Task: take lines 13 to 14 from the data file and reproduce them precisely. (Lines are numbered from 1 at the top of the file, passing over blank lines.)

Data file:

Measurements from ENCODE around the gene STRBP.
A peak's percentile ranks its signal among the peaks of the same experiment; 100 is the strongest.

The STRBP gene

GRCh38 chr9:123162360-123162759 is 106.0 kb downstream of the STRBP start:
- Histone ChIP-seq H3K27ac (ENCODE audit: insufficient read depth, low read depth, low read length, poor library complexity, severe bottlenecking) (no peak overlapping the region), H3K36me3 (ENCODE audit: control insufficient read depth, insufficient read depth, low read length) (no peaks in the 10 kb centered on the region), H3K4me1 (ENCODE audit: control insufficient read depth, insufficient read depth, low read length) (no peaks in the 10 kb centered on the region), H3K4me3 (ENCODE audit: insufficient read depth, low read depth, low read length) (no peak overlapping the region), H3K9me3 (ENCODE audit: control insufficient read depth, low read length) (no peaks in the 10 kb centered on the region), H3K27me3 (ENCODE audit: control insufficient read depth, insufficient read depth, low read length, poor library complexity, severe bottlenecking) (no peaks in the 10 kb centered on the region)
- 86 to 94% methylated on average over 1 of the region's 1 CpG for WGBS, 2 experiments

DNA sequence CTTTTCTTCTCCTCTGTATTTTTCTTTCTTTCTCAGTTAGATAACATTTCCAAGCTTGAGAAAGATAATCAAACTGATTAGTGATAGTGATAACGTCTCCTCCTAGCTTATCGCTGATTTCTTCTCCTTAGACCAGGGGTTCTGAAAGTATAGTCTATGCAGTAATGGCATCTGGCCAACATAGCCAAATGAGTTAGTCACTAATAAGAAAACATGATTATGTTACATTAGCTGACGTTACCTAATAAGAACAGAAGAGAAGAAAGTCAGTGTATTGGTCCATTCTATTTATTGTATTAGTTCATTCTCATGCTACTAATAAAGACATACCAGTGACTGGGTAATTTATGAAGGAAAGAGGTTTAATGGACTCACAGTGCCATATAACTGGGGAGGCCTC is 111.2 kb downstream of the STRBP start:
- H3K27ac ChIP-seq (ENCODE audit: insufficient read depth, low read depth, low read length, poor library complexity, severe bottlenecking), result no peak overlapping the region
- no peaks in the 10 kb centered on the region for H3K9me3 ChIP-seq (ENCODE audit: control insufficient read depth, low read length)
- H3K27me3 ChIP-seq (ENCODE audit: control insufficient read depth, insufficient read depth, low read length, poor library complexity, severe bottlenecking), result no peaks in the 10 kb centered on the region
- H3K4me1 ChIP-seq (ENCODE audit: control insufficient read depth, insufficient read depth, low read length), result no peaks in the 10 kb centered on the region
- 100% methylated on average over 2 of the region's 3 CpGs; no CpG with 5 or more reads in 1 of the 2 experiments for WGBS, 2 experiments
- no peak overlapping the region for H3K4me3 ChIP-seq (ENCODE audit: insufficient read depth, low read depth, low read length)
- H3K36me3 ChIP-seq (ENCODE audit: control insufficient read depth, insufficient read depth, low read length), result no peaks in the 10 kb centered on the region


- no peak overlapping the region for H3K4me3 ChIP-seq (ENCODE audit: insufficient read depth, low read depth, low read length)
- H3K36me3 ChIP-seq (ENCODE audit: control insufficient read depth, insufficient read depth, low read length), result no peaks in the 10 kb centered on the region